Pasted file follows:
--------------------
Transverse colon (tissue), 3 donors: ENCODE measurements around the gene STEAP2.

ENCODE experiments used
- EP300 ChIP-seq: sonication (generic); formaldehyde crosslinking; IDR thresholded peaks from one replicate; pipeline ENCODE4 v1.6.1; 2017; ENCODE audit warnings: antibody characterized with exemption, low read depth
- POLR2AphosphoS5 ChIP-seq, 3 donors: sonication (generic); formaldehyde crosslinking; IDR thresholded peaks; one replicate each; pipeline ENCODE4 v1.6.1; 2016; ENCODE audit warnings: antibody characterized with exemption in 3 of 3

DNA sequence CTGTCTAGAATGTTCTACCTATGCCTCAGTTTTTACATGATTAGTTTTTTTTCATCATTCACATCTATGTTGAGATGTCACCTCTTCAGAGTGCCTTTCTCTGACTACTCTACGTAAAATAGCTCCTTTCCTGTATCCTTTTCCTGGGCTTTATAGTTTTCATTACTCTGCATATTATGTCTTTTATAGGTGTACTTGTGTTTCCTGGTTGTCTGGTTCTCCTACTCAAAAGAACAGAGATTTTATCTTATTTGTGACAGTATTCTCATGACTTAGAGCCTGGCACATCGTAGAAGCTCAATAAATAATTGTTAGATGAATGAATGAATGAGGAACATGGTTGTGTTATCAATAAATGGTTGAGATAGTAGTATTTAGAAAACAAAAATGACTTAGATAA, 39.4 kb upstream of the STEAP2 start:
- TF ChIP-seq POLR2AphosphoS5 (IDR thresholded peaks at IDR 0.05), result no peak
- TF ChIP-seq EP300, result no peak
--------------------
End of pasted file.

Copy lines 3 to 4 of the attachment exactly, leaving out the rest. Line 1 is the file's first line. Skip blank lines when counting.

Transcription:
- EP300 ChIP-seq: sonication (generic); formaldehyde crosslinking; IDR thresholded peaks from one replicate; pipeline ENCODE4 v1.6.1; 2017; ENCODE audit warnings: antibody characterized with exemption, low read depth
- POLR2AphosphoS5 ChIP-seq, 3 donors: sonication (generic); formaldehyde crosslinking; IDR thresholded peaks; one replicate each; pipeline ENCODE4 v1.6.1; 2016; ENCODE audit warnings: antibody characterized with exemption in 3 of 3